8. Pan – Moon that creates Rings
Pan is a tiny moon that orbits Saturn, and it was first discovered in 1990, when the team of the Voyager 2 space probe mission took pictures of the inner rings of Saturn. The images contain a tiny glimpse of Pan within the Encke Gap, which has a width of around 325 km. Pan boosts a 14 km in diameter with a shape that resembles a saucer rather than a sphere.
Scientists reveal that this saucer shape has a profound impact on the system of rings as it develops kinks, which have been termed as wakes. As soon as the rapidly traveling particles make their way past Pan, it creates a gravitational push that causes them to accumulate and form waves, which tend to travel up to many miles to rings.
9. Nereid – The Traveling Moon
Nereid orbits Neptune in the most peculiar and insane orbit order as compared to any other moon across the solar system. It 360 earth-like days to complete its orbits, and being the outermost moon of Neptune, Nereid has revealed a fascinating ability to increase and decrease its distance with Neptune. It has discovered to be as close as a distance of 841,100 km, and as far as 5,980,200 km by carving out a sharply elongated elliptical orbit.
This peculiar orbit has caused scientists to deduce that Nereid has actually been captured from the Kuiper belt, which is an area farther from Neptune that is filled with icy objects, an abundance of comet-like bodies, and larger objects that exceed a 100 km in diameter, along with Pluto of course.
10. Callisto – The Most Cratered Moon
Galileo was the first one to discover the presence of Callisto, and three other moons that were orbiting other planets aside from Earth, and this discovery was made back in 1610. Callisto boosted our understanding of the dynamics of the solar system, and explained that earth is not the center of the universe, but rather it revolves the sun, which is the center.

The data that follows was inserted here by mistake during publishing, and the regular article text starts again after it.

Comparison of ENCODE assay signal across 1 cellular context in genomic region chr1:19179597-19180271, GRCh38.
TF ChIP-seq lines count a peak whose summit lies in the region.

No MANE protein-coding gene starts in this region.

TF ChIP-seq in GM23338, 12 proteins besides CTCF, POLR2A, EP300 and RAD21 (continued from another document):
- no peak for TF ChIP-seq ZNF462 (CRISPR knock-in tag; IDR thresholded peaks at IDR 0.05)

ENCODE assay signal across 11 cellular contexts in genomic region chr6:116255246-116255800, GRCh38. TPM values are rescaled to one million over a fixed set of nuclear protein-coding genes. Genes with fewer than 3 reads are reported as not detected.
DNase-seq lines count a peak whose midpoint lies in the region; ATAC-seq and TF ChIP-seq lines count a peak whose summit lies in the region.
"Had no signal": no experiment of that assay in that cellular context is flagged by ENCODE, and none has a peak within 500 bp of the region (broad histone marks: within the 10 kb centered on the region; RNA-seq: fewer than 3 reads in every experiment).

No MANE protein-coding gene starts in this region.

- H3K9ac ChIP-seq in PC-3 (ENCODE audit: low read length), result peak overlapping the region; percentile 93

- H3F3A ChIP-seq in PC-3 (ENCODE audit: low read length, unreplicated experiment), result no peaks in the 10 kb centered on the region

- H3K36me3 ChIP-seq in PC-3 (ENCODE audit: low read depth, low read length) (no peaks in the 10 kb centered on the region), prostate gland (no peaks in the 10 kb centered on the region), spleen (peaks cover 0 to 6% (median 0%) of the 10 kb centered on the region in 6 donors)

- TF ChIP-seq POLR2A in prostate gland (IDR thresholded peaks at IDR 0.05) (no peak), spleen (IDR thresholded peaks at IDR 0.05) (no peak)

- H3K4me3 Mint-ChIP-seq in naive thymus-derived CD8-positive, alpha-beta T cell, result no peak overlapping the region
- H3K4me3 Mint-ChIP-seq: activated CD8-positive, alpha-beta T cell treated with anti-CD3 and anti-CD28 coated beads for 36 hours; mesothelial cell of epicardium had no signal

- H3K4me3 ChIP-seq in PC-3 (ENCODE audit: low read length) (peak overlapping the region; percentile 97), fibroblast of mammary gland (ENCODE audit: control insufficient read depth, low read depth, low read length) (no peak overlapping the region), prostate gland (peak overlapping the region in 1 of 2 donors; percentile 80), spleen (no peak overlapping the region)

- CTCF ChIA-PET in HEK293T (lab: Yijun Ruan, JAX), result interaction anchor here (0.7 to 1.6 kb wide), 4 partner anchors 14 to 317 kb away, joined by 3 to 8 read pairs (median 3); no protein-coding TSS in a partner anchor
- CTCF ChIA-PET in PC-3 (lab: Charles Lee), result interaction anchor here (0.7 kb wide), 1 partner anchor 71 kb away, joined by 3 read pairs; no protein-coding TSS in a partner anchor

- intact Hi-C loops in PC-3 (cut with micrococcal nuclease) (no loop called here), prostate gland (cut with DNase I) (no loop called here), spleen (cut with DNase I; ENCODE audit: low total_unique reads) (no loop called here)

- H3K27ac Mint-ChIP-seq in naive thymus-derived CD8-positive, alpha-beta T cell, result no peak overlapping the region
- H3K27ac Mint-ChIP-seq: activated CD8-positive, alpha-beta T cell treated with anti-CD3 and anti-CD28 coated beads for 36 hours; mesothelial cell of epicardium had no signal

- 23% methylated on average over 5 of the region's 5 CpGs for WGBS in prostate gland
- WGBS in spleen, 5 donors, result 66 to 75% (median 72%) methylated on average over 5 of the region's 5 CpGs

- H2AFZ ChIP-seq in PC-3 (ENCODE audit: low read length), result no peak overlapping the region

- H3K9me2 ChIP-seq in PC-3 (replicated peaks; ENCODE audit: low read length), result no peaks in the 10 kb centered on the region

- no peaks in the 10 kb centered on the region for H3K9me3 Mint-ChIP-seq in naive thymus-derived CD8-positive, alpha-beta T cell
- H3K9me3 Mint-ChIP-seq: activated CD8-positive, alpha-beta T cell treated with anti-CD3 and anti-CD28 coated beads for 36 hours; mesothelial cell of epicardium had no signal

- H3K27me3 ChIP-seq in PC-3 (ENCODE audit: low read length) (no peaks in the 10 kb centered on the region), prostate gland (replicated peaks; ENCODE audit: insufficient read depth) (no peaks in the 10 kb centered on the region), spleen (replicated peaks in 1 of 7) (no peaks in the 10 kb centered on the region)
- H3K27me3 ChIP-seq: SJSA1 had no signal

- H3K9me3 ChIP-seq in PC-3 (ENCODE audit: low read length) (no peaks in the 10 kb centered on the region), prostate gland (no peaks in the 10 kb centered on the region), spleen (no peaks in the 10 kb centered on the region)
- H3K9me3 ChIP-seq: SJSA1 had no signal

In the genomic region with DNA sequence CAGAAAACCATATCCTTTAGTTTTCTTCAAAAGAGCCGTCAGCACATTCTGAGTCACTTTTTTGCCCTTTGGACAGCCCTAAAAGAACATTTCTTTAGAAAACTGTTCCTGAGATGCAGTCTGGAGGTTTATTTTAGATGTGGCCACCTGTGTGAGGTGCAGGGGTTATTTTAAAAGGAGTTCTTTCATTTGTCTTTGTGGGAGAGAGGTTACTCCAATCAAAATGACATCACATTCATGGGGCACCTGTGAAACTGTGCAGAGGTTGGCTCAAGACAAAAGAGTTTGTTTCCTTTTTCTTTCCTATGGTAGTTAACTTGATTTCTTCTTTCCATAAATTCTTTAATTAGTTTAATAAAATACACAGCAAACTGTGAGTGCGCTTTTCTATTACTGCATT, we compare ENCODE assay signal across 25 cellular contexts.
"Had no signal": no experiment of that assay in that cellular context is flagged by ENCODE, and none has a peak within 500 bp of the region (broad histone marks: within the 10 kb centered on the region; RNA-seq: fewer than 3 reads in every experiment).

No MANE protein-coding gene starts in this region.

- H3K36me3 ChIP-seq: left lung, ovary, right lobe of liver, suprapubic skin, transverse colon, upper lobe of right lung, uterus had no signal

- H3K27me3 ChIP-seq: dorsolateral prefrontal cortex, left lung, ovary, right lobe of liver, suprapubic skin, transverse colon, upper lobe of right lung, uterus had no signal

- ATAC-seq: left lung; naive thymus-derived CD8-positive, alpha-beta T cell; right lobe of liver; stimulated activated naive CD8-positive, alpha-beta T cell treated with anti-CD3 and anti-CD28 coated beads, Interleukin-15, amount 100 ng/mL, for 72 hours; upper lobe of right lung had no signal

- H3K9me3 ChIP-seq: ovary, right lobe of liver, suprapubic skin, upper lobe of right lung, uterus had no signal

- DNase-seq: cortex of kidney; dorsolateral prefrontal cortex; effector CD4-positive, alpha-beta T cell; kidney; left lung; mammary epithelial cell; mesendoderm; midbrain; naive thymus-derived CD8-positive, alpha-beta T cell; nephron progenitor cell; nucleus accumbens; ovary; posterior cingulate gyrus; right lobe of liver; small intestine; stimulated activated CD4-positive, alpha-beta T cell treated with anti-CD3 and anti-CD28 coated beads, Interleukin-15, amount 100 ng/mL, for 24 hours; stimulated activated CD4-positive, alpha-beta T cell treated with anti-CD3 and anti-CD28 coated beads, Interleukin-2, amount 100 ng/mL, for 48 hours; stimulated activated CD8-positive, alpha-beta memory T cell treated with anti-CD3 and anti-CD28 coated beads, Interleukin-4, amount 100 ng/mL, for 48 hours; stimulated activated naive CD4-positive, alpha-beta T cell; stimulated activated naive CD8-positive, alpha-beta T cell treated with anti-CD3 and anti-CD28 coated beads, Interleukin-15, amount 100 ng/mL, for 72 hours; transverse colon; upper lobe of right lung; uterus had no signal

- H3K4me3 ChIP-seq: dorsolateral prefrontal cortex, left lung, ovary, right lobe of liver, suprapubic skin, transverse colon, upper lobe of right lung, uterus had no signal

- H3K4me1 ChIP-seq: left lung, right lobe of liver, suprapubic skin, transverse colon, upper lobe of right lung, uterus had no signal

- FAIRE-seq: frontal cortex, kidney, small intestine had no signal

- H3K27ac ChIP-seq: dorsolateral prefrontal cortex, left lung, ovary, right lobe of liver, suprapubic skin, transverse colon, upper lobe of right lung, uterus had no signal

Callisto is the outermost moon that orbits Jupiter, and it has undergone consistent asteroid collisions, that has left it heavily damaged. Scientists regard it as the most cratered celestial object in the entire solar system. It hosts very sparse geological activity, which is why Callisto has failed to revive and rebuild its surface. Callisto also features the oldest surface in the solar system, and craters that were formed at least 4 billion years ago are still visible and intact.
11. Phobos – En Route for a Disaster
Phobos is the bigger one amongst the two moons that orbit Mars, and it features a mismatched shape that doesn’t look spherical, sprawling over an expanse of 10,692 km. It completes an orbit that is strikingly close to Mars, and it is capable of finishing three orbits in just a day.
The Stickney crater is by far the most prominent characteristic of Phobos, sprawling over 9.7 km, it was formed after a massive collision that almost blew up this moon. Phobos has been subjected to a consistent flow of meteor bombing that has shrouded the entire surface with thick clouds of dust.
Phobos may seem like the least fascinating celestial being in the sky, looming near Mars, but its hazardous future and likely possibility of eventual disappearance may make it seem like the most riveting tales of the solar system.
Reports reveal that Phobos is gradually shifting nearer to the fiery Mars, and the speed observed is 1.8 m in one century, and in 50 million years, the two are destined to end up in a collision. This impact will break up the moon entirely, while Mars will be surrounded with a thick layer of dust-filled ring.